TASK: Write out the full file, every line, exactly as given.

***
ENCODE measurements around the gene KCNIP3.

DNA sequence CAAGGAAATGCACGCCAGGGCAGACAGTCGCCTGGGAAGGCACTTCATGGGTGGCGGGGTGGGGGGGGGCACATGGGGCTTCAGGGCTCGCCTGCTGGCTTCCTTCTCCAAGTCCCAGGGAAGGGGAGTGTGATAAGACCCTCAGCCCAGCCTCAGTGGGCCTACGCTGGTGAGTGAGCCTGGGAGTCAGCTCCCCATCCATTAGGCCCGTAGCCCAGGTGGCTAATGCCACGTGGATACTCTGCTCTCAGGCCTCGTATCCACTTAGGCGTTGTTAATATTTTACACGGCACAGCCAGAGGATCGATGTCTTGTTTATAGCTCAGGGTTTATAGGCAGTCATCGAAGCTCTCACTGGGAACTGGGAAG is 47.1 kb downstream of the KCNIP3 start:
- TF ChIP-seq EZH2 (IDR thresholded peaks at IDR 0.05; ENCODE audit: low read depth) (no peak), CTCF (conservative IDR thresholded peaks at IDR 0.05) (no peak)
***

ENCODE measurements around the gene KCNIP3.

DNA sequence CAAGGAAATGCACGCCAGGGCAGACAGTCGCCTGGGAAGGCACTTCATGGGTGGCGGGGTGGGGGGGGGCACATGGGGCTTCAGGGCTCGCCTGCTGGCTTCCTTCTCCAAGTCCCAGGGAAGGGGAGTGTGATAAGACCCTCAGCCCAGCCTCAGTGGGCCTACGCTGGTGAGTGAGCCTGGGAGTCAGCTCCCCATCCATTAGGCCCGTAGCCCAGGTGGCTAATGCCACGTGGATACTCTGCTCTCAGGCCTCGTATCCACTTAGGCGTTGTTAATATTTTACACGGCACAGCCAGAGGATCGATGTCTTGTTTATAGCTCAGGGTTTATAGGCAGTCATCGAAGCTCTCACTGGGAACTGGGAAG is 47.1 kb downstream of the KCNIP3 start:
- TF ChIP-seq EZH2 (IDR thresholded peaks at IDR 0.05; ENCODE audit: low read depth) (no peak), CTCF (conservative IDR thresholded peaks at IDR 0.05) (no peak)